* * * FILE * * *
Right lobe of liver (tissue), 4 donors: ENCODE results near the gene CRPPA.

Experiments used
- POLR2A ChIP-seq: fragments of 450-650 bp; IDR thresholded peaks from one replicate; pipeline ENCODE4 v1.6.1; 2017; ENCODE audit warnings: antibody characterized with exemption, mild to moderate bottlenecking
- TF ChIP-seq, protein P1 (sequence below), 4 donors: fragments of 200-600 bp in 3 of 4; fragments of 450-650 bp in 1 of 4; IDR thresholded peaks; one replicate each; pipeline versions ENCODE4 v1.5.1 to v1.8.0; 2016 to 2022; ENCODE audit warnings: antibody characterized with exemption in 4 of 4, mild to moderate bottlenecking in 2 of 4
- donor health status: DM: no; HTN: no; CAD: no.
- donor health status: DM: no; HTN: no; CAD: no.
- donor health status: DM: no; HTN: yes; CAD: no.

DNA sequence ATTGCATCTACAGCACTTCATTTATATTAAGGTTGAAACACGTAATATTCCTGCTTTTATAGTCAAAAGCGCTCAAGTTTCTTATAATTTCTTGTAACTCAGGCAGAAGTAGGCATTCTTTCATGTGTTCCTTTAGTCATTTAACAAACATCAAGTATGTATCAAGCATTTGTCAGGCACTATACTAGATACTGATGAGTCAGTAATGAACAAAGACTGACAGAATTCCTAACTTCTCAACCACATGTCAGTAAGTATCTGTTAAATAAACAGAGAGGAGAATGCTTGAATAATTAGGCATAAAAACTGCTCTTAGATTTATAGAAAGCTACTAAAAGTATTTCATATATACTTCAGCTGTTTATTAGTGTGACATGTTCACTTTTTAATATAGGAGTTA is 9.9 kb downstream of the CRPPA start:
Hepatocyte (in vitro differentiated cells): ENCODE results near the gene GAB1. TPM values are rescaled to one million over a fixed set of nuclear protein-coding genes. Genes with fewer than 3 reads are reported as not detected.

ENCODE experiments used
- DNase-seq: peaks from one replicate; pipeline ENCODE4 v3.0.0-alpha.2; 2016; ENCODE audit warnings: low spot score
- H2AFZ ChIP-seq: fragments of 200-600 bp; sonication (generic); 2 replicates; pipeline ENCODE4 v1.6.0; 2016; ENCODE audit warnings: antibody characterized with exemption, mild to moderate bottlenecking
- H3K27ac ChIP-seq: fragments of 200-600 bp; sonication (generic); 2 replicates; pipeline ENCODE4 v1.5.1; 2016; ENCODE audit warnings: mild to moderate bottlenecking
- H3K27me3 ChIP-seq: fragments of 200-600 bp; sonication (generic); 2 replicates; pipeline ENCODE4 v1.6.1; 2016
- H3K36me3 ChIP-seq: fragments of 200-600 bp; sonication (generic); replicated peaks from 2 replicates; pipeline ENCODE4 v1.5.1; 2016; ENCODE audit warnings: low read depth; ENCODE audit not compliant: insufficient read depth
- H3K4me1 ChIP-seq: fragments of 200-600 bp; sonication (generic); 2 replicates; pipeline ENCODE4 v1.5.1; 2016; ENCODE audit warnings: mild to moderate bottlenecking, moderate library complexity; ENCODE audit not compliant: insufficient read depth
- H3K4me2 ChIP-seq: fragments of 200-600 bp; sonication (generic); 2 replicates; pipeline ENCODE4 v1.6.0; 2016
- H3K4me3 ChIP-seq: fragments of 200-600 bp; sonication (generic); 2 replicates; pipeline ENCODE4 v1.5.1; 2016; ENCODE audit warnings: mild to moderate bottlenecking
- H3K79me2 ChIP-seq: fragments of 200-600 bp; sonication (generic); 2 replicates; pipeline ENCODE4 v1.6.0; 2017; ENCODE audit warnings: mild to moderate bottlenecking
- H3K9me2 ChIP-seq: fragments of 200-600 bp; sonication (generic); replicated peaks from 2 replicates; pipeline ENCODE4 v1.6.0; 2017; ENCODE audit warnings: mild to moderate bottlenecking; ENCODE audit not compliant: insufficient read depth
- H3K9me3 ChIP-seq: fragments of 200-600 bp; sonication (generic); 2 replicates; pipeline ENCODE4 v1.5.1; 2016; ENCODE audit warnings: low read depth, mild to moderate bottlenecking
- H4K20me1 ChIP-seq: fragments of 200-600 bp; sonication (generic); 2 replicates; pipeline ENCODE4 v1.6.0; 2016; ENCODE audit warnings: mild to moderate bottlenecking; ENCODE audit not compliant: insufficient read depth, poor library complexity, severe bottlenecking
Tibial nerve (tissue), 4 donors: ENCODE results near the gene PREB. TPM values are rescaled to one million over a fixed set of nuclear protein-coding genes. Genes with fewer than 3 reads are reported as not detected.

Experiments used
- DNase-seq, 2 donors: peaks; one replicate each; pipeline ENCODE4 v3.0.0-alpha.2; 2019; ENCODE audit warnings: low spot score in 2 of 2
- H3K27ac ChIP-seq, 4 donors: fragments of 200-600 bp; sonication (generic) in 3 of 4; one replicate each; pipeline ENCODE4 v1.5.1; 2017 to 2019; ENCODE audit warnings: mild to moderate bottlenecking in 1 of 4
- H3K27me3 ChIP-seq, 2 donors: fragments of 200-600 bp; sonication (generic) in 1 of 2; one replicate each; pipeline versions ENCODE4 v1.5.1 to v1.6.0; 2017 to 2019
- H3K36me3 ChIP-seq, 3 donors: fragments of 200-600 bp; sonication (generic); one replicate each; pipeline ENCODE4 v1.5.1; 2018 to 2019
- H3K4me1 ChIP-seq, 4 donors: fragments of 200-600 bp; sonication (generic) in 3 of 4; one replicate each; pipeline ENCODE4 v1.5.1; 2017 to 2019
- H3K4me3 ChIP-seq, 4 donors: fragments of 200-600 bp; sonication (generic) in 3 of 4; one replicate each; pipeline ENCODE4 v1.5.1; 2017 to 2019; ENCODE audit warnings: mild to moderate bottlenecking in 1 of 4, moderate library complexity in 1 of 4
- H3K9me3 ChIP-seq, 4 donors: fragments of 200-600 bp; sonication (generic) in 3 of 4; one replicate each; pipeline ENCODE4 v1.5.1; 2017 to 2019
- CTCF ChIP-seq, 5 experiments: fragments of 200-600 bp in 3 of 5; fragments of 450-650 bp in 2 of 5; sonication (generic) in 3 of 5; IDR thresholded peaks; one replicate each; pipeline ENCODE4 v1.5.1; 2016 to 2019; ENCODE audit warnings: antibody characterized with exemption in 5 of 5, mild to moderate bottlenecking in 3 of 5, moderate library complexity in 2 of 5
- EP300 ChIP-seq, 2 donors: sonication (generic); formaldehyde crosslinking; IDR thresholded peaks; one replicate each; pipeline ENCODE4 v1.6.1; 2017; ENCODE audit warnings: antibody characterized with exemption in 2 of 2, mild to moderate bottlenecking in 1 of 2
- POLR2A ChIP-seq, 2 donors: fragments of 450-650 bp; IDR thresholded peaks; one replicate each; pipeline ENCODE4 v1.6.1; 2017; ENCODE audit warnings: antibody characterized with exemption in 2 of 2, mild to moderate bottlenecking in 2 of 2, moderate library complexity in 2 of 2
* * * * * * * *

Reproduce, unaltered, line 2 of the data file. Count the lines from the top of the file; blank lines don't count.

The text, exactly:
Experiments used